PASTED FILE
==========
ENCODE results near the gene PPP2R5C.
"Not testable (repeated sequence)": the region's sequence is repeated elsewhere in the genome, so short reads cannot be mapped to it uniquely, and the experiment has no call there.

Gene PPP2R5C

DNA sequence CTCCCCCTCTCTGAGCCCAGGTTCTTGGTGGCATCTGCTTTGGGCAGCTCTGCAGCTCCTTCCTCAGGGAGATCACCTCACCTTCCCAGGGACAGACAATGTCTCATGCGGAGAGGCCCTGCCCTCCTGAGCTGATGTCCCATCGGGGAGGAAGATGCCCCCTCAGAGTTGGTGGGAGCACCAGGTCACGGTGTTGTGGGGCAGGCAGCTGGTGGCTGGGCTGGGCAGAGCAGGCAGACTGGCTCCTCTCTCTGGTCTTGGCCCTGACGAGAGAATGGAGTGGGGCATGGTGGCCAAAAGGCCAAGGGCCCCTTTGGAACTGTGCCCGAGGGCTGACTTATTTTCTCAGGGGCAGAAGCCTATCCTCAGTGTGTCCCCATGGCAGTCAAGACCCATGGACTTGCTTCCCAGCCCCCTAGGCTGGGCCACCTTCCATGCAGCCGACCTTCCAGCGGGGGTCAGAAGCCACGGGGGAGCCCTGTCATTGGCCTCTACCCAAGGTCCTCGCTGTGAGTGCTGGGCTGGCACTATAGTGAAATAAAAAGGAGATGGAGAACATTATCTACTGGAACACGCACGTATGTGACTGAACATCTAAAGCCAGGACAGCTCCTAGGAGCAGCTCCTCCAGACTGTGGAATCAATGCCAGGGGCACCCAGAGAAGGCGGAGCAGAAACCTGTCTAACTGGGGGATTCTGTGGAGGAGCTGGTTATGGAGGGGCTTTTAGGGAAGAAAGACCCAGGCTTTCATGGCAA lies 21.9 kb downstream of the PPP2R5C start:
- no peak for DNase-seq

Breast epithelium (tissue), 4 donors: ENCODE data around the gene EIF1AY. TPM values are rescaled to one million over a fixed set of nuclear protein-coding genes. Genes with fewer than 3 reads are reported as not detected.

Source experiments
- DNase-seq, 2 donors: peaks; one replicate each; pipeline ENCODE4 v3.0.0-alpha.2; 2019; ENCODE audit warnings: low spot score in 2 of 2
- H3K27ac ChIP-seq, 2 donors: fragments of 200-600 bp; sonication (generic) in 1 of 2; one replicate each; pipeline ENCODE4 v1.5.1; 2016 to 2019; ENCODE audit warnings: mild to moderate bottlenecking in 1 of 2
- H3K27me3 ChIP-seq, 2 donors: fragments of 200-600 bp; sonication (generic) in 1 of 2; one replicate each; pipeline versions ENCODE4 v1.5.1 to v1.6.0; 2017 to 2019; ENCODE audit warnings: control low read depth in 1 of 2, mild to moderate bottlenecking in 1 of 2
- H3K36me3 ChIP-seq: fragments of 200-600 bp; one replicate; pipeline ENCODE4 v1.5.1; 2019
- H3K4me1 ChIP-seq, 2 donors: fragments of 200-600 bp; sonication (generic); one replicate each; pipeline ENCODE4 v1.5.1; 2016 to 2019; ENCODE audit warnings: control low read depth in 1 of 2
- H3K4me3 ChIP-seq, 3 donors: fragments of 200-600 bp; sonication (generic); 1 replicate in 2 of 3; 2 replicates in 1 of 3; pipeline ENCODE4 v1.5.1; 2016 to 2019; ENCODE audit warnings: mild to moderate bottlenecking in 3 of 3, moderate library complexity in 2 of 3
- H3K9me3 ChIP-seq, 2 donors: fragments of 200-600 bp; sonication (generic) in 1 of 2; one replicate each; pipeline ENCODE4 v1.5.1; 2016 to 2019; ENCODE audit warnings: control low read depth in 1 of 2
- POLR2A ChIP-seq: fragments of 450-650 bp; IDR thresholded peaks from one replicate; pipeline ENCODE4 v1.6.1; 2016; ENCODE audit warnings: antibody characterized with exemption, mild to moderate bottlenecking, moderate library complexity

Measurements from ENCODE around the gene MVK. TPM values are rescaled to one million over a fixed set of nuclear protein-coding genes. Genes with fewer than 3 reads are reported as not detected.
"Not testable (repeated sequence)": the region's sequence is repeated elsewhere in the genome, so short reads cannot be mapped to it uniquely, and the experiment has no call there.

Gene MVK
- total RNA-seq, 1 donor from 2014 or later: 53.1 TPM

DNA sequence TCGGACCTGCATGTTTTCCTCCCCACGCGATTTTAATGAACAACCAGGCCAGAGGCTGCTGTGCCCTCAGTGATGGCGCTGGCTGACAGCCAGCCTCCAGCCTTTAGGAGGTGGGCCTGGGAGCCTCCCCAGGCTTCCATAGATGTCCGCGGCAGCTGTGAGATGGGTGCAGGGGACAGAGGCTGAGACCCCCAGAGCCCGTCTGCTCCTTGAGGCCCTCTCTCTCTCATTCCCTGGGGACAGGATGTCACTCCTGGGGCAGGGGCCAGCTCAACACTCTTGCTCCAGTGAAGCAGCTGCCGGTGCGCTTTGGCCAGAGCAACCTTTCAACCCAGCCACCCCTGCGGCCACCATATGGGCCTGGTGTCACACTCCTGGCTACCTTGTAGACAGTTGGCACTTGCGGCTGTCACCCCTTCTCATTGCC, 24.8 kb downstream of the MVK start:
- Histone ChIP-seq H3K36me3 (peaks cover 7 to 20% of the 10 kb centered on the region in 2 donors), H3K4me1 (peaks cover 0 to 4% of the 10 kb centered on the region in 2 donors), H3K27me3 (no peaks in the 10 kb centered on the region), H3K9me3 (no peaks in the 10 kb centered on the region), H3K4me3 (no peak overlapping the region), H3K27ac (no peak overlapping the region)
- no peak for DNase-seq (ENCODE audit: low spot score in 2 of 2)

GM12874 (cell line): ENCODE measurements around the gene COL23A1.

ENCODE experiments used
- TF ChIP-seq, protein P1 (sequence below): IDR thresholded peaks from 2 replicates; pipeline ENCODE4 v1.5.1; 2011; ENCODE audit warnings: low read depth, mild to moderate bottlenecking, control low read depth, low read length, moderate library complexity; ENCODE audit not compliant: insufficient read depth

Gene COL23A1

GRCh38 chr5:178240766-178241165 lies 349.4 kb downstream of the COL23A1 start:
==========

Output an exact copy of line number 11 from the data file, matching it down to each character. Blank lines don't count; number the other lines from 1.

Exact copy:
- H3K36me3 ChIP-seq: fragments of 200-600 bp; one replicate; pipeline ENCODE4 v1.5.1; 2019